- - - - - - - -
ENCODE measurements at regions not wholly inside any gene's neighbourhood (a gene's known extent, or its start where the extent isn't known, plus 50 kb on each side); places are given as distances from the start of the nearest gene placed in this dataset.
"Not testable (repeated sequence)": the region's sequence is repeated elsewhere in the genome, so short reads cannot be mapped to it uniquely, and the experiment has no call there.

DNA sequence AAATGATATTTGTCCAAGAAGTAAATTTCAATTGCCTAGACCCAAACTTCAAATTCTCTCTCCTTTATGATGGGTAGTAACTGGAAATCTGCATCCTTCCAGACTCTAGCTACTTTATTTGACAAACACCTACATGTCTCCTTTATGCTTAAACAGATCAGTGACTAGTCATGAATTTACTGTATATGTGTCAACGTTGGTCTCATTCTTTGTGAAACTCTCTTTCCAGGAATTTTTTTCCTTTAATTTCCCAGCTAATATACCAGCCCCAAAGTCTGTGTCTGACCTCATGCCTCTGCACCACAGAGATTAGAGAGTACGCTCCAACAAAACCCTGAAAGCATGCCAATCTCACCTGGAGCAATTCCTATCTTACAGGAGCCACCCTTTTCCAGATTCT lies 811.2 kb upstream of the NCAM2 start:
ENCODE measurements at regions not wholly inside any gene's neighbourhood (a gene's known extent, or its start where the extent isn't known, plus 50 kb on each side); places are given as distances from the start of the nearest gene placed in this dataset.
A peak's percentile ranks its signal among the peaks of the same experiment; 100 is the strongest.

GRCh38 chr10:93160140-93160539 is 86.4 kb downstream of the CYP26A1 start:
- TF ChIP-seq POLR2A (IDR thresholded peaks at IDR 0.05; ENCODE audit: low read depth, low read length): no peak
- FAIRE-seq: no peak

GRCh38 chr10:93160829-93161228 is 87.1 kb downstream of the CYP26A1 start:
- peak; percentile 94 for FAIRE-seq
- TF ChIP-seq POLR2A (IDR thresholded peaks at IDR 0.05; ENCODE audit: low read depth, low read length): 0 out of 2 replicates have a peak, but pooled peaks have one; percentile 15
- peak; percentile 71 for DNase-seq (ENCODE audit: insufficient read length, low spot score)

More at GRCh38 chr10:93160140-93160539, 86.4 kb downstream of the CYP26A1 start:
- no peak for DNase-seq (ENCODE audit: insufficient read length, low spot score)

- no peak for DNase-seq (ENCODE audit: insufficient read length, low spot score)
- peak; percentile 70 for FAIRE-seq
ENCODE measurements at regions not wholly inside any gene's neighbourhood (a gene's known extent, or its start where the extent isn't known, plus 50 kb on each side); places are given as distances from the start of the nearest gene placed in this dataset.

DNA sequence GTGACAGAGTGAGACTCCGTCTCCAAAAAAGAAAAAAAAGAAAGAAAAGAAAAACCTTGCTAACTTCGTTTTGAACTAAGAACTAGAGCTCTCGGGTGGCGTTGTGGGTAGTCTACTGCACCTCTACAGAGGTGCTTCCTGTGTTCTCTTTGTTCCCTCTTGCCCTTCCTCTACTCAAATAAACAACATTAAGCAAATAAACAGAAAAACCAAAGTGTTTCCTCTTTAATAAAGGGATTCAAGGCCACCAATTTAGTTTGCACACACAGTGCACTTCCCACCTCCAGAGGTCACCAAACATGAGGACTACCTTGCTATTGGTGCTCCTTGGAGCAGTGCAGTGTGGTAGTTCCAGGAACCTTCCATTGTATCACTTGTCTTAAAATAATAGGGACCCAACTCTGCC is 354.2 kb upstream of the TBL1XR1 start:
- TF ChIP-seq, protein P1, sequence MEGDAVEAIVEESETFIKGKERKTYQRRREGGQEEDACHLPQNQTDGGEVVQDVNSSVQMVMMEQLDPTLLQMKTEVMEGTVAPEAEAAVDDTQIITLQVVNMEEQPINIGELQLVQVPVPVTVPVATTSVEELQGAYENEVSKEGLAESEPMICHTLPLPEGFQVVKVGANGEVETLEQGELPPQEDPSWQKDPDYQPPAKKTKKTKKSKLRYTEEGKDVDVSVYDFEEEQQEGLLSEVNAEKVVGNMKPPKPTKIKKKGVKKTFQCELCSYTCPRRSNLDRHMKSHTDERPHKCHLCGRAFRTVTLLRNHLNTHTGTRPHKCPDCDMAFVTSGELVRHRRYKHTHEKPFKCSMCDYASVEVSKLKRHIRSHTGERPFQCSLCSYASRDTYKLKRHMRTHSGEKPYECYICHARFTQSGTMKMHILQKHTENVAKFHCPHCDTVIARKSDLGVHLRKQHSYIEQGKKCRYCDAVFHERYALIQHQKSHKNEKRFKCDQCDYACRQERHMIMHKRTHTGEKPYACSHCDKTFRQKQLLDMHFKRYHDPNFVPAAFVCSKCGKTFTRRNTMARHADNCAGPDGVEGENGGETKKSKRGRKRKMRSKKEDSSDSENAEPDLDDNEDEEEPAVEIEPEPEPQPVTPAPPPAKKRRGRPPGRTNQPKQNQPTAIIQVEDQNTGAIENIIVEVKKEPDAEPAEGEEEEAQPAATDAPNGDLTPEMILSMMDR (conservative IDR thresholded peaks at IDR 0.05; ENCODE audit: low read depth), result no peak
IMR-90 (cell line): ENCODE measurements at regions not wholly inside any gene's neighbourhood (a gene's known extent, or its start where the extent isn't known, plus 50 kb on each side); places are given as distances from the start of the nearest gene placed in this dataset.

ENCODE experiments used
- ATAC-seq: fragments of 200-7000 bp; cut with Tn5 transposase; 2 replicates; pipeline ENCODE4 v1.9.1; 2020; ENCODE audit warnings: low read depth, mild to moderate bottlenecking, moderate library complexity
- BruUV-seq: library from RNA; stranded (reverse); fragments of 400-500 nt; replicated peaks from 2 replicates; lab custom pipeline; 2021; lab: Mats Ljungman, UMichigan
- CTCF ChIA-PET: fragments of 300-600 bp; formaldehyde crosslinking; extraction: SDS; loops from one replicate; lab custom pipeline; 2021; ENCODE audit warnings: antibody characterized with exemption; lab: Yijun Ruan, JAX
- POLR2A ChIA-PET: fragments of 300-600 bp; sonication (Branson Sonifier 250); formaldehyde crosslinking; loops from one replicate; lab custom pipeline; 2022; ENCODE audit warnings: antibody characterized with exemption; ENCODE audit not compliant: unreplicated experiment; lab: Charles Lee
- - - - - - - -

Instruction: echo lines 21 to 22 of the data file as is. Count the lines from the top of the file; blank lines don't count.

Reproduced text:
ENCODE experiments used
- ATAC-seq: fragments of 200-7000 bp; cut with Tn5 transposase; 2 replicates; pipeline ENCODE4 v1.9.1; 2020; ENCODE audit warnings: low read depth, mild to moderate bottlenecking, moderate library complexity